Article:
My Two Cents: An Admission
"You don't want to be just a fan. You want to be a player."
I heard an announcer say this once.
“When you arrive at the stadium... you don't want to be just a fan. You want to be a player."
The sports announcer was describing the feeling that he got when he finally arrived at the game. His statement resonates with me because it stems from his passion and love for the game. Recently I was talking to a friend about Morningside Heights, the New York City neighborhood where I grew up. I have lot of memories, mostly great ones, of Morningside and my childhood experiences there. I described the beauty of the area and how Columbia University's college campus as magnificent and I felt fortunate that it was right “in my backyard”.
I shared about my basketball battle grounds and how I reveled in them. I talked about the rich traditions of both my grade school and my high school. I was sharing all of this when it occurred to me that my passion and my appreciation for Morningside Heights and the way that I grew up was as a result of the fact that - I played. I really played.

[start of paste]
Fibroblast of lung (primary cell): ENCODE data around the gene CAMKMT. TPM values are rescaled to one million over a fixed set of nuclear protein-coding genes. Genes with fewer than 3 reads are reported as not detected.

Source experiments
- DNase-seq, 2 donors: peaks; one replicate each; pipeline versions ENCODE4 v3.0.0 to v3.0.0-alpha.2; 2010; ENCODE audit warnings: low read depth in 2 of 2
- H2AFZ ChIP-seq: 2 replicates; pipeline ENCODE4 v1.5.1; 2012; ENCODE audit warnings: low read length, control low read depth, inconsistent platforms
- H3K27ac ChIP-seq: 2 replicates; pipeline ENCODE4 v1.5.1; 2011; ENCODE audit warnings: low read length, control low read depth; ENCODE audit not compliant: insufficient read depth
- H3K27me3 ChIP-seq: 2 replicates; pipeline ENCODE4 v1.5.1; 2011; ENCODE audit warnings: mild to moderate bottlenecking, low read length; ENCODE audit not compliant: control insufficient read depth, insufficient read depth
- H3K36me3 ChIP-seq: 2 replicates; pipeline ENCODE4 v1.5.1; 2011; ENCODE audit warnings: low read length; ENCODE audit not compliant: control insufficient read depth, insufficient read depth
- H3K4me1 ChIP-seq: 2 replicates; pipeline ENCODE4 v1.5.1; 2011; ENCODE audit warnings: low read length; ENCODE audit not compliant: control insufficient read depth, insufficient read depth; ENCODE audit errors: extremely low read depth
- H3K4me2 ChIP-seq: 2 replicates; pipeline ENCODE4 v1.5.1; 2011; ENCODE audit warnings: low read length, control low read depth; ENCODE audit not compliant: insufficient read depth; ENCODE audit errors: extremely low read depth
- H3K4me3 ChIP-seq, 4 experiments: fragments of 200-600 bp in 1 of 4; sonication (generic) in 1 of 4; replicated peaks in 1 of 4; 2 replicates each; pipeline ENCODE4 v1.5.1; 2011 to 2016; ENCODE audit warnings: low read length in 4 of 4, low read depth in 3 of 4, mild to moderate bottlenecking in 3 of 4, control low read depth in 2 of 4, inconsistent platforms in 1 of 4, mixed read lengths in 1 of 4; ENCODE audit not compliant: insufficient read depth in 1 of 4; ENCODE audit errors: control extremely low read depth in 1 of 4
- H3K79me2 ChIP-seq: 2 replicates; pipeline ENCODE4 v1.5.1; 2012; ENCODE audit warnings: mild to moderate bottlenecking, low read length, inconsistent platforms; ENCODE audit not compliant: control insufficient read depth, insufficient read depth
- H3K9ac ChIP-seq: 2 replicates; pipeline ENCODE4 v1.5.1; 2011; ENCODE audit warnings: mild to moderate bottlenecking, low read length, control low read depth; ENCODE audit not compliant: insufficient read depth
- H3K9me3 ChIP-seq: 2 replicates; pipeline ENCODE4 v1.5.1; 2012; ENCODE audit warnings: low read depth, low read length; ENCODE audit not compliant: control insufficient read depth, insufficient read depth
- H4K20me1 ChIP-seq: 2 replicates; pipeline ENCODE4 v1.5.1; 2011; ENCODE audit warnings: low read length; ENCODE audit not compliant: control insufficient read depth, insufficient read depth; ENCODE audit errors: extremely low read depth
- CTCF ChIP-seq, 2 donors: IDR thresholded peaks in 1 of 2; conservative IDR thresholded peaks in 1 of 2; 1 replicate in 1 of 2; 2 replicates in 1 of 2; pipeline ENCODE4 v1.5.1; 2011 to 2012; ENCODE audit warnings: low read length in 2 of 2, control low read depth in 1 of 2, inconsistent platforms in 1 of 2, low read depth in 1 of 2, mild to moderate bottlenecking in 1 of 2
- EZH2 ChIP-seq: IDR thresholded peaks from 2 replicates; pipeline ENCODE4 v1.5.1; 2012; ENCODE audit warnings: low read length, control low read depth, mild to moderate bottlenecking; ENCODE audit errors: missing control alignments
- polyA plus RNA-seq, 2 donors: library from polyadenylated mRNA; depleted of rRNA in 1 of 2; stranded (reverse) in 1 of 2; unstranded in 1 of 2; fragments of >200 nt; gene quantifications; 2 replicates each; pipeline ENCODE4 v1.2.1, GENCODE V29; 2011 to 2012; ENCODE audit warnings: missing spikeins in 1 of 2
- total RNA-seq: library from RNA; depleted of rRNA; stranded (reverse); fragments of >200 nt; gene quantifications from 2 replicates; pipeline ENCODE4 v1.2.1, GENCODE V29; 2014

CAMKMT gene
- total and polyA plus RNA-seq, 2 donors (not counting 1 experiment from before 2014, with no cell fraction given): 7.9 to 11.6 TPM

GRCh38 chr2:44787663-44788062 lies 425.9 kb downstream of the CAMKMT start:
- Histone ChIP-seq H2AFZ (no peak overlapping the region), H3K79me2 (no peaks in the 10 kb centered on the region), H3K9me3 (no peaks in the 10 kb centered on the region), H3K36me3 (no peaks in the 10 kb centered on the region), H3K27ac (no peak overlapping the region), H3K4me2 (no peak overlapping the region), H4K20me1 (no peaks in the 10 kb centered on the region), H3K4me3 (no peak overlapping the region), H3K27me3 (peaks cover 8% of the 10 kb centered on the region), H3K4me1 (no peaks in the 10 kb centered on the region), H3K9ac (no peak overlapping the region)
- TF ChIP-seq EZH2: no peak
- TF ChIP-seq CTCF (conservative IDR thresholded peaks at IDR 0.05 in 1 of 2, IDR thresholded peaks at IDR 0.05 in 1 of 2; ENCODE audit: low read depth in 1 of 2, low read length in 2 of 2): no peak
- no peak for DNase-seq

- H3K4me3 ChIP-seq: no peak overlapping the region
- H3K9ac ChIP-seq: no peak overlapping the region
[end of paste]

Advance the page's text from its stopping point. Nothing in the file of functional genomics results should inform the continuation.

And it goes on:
As a kid, when I got home to Morningside I didn't want to just sit back and admire the neighborhood from my window. I didn't want to be just a fan. I wanted to go out and play. Often in life, we'll find ourselves admiring and being in awe when what we really want to do is get in on the action. It is easy to sit back and become a mere observer, cheering another guy on when, to be on the court would be so much better.
Are you running the risk of reducing your own journey to a stint in the stands? Which I guess might be alright unless the game calls to you like the game called to that announcer or like?Morningside Heights called to me.
Resist the temptation to be just a fan if it is really in your heart --
That's my two cents (for whatever it's worth),